Saturday, January 21, 2012

Clout the Lame Duck


Florence noticed a subhead in the January 20 Traverse City Record-Eagle: “Can lame-duck governor [Perry] reclaim clout at home?” Two words caught her attention: lame-duck and clout.

Lame duck is a metaphor. The image is of an injured duck that cannot keep up with the flock. It was first used metaphorically in the 18th century London Stock Exchange, where it stood for a broker who could not cover his debts. It turned into a political term in America in the mid-19th century. It designated a politician who lost the November election, but who – in those days – would serve until March. This allowed for all kinds of mischief since he was no longer accountable to the voters.

The abuses were so widespread that they inspired Congress to add the Twentieth Amendment to the Constitution in 1932; the States ratified it in 1933. This amendment shortened the time between election and installation. It also clarified Presidential succession in the event of death before inauguration.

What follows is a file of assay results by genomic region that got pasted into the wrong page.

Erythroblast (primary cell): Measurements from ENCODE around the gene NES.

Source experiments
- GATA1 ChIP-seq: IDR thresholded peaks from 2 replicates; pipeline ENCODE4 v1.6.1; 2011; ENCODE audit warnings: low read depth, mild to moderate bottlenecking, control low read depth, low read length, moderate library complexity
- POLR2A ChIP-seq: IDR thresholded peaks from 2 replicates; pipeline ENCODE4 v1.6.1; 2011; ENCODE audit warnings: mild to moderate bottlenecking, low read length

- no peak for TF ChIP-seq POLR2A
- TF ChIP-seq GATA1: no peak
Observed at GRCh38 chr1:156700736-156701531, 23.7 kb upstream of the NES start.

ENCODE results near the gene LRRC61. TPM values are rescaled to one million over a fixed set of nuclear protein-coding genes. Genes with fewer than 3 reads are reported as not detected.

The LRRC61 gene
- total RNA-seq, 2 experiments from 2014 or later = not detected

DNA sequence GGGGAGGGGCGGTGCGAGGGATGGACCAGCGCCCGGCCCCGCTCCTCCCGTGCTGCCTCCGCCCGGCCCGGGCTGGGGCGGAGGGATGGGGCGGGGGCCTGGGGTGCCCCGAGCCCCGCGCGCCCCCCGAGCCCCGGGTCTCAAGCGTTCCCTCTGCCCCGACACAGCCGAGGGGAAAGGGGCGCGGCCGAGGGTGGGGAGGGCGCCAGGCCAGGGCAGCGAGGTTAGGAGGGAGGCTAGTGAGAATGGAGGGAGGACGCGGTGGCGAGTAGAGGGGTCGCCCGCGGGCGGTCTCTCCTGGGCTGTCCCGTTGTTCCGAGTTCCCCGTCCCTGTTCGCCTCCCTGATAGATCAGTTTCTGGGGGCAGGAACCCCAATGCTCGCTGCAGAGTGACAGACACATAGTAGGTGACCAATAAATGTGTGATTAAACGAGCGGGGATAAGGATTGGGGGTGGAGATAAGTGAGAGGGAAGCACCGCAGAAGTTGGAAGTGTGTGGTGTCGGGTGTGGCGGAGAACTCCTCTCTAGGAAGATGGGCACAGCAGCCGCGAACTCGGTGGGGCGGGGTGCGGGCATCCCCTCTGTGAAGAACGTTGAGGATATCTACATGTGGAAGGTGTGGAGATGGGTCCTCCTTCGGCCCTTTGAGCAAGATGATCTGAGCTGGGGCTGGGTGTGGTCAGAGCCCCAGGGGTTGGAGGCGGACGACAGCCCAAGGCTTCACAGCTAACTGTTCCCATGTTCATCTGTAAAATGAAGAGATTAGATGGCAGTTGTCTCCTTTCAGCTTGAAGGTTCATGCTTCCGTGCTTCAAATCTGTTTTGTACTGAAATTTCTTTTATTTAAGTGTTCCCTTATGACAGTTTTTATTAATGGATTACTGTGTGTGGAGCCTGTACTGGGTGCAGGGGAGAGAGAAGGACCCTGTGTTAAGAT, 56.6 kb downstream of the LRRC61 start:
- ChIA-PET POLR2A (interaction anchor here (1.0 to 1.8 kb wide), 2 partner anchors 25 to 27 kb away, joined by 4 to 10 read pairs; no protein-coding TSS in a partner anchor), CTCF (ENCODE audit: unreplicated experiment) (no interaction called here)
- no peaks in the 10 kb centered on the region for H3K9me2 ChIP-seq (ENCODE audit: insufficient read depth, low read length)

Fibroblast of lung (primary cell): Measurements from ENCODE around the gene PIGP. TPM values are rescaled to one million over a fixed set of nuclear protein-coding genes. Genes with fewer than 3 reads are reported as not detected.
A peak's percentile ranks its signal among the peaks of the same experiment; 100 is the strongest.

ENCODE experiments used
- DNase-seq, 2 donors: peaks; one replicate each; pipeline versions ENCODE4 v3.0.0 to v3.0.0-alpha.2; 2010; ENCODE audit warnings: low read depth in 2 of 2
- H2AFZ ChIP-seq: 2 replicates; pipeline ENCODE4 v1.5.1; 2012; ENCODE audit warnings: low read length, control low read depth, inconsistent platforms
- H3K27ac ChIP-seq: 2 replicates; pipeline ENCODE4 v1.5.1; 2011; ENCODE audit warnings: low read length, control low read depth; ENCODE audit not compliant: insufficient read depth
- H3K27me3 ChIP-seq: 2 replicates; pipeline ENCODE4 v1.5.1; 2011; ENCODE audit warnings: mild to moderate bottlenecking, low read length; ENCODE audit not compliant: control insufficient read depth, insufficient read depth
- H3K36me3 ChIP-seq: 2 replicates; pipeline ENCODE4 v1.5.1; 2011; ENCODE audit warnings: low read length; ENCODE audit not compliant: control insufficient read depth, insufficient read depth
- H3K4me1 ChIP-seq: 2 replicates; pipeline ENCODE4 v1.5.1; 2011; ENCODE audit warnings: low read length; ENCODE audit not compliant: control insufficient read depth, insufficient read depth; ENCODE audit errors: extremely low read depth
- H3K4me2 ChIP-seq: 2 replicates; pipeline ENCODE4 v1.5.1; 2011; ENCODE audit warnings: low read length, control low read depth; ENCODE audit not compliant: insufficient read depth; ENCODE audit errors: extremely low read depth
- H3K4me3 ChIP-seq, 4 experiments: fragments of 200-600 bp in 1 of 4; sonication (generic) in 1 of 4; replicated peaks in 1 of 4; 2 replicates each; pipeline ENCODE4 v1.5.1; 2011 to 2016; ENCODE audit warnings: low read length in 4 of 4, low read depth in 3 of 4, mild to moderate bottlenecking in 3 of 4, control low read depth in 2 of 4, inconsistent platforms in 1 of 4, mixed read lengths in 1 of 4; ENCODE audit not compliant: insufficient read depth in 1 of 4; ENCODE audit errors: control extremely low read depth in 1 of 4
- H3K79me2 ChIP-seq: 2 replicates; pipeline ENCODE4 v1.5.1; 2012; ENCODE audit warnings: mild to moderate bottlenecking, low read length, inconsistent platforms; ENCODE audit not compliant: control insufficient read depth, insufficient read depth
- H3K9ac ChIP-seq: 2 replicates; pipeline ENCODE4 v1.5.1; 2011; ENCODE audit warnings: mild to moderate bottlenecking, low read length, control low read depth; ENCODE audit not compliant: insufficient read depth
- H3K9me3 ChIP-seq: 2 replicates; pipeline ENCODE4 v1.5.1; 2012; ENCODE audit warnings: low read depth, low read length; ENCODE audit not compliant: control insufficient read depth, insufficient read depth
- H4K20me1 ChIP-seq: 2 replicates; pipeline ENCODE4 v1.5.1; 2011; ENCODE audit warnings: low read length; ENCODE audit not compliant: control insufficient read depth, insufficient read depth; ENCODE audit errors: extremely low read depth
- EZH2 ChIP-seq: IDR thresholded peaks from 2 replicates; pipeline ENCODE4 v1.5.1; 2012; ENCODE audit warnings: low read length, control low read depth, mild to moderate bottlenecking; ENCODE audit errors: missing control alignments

The Oxford English Dictionary says that clout is “personal or private influence; power of effective action, weight (esp. in political contexts).”

Clout had a strange evolution. It came from an Old English word that meant a shred of cloth, a patch. It was a cousin of clod and clot, and their designation of a lump got thrown into the mix of clout. By 1400, it had come to mean a heavy blow, a cuff to the head. In pure speculation, perhaps that was because a blow could raise a lump. In 1950s America, it was used to mean political influence. I don’t know if he created the meaning, but Chicago columnist Mike Royko certainly made the word his trademark.


Available from McFarland & Co.: Word Parts Dictionary, 2nd edition

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